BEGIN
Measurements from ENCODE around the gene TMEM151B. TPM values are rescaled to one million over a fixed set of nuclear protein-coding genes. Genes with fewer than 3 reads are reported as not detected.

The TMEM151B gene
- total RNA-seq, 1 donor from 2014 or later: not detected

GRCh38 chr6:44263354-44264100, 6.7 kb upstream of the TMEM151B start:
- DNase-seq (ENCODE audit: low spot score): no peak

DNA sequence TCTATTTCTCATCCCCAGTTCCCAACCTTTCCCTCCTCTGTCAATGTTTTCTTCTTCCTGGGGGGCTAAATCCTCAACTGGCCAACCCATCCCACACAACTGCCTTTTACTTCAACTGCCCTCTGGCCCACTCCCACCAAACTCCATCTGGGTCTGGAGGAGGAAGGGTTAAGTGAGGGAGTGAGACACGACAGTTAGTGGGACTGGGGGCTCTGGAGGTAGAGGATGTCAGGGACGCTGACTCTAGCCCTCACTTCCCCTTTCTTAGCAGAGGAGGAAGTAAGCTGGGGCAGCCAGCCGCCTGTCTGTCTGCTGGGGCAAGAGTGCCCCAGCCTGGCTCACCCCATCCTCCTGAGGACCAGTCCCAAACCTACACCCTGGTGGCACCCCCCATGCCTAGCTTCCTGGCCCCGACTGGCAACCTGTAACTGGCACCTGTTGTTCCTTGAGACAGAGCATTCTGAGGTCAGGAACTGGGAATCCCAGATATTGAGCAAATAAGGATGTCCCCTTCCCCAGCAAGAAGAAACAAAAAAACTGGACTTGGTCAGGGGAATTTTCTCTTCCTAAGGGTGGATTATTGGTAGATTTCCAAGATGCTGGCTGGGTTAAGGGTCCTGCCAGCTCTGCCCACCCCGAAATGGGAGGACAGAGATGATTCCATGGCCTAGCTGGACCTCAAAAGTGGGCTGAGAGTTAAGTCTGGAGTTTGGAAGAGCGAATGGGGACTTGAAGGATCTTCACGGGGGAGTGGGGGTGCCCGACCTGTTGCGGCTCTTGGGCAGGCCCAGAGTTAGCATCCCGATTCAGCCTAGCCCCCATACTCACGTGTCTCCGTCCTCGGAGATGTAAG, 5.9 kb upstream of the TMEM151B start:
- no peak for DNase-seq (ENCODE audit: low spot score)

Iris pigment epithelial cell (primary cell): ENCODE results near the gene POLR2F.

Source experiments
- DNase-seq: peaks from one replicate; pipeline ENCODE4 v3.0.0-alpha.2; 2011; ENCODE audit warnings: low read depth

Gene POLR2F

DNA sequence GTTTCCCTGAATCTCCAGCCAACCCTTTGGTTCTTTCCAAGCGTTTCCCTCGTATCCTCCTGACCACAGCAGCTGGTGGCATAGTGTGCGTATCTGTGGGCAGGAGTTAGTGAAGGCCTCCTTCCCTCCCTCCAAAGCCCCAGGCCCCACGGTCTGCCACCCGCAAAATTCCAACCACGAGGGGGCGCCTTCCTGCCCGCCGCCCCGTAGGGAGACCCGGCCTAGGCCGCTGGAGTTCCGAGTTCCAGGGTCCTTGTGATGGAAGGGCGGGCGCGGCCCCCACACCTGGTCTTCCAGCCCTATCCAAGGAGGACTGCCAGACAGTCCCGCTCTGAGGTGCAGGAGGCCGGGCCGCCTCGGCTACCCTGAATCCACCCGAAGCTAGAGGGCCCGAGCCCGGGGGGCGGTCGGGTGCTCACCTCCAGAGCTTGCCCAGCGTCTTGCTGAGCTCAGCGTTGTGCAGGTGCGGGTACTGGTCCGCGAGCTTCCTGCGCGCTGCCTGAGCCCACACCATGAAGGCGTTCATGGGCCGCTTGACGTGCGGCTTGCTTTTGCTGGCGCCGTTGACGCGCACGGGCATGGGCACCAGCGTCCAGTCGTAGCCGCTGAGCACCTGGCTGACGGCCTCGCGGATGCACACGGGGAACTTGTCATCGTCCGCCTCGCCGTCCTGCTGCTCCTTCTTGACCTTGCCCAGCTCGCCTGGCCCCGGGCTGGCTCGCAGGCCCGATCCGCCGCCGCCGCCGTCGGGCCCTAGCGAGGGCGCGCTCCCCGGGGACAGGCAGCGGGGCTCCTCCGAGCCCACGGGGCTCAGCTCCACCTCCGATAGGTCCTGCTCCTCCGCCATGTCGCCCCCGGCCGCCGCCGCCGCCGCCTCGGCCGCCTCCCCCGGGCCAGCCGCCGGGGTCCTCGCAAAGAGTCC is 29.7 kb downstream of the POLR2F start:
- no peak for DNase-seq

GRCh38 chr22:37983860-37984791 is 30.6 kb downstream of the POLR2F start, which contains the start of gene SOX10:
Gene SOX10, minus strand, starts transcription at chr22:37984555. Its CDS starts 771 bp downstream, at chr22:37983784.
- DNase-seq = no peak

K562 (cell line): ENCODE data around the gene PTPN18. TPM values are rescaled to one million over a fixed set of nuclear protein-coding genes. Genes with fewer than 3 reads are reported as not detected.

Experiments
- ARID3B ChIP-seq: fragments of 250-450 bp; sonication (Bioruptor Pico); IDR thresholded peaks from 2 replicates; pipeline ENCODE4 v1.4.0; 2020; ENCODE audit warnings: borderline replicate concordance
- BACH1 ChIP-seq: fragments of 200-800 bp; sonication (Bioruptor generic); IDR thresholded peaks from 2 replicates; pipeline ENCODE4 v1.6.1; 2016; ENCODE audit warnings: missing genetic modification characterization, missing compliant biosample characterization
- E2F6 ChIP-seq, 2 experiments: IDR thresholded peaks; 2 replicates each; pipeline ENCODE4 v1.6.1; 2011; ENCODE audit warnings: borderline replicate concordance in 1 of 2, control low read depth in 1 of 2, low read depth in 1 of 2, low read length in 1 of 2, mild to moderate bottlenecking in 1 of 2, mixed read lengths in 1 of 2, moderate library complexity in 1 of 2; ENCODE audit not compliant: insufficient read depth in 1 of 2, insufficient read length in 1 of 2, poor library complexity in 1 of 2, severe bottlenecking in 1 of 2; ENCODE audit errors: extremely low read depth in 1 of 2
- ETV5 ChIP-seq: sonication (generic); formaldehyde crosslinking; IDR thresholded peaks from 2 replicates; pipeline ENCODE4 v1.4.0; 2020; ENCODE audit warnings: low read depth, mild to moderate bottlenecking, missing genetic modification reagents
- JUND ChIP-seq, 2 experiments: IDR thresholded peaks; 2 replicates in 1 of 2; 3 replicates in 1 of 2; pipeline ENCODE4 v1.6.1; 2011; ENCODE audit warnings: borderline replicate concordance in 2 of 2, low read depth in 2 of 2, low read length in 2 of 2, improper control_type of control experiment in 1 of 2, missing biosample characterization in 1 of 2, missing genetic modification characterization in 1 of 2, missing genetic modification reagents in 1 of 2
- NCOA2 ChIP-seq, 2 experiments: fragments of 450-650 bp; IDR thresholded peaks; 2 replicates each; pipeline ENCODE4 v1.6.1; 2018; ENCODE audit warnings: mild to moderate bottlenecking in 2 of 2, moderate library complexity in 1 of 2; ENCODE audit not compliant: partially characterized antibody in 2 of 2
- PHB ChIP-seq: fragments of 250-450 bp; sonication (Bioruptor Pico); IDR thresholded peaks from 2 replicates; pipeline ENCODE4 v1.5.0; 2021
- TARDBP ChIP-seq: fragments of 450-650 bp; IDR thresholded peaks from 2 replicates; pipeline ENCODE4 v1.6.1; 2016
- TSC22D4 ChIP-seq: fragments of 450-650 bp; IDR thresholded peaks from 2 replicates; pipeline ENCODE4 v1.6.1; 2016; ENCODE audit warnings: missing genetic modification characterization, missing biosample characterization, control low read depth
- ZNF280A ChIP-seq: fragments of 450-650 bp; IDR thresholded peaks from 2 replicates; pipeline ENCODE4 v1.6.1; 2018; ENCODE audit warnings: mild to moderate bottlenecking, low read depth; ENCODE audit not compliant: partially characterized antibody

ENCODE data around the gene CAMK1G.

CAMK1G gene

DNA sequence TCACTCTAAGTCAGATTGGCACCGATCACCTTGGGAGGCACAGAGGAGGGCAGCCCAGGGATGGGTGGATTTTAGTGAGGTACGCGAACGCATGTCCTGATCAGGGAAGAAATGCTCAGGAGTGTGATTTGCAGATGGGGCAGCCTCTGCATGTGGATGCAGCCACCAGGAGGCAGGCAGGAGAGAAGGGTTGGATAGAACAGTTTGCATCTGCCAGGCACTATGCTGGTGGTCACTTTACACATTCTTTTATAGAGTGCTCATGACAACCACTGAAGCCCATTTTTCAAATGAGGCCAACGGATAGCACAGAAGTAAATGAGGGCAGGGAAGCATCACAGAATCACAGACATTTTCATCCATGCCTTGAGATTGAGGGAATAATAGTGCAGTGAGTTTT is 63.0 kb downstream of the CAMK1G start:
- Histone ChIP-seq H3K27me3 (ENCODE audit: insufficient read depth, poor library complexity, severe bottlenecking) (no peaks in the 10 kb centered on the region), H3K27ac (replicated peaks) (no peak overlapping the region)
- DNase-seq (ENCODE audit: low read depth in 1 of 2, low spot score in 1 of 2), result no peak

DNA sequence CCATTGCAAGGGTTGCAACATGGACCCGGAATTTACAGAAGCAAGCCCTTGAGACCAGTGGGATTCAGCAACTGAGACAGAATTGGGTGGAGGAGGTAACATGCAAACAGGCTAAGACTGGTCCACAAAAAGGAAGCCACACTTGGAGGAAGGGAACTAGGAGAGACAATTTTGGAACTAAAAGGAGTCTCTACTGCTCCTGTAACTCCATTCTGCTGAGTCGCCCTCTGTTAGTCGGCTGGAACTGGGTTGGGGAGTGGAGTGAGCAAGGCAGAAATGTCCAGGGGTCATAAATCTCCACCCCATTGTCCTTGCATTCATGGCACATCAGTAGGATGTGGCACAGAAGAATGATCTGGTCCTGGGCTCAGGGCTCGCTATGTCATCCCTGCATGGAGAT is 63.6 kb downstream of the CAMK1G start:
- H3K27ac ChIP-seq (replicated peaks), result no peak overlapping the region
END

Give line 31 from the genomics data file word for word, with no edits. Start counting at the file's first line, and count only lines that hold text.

DNA sequence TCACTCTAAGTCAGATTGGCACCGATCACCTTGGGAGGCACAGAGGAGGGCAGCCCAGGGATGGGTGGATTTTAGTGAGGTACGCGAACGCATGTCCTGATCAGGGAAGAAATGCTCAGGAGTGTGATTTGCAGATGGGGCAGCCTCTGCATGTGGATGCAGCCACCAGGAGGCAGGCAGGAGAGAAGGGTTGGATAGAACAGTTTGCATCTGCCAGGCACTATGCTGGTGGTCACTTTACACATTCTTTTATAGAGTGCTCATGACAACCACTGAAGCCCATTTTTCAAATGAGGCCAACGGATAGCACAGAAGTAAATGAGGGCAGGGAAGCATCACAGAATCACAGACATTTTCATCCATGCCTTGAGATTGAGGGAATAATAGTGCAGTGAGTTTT is 63.0 kb downstream of the CAMK1G start: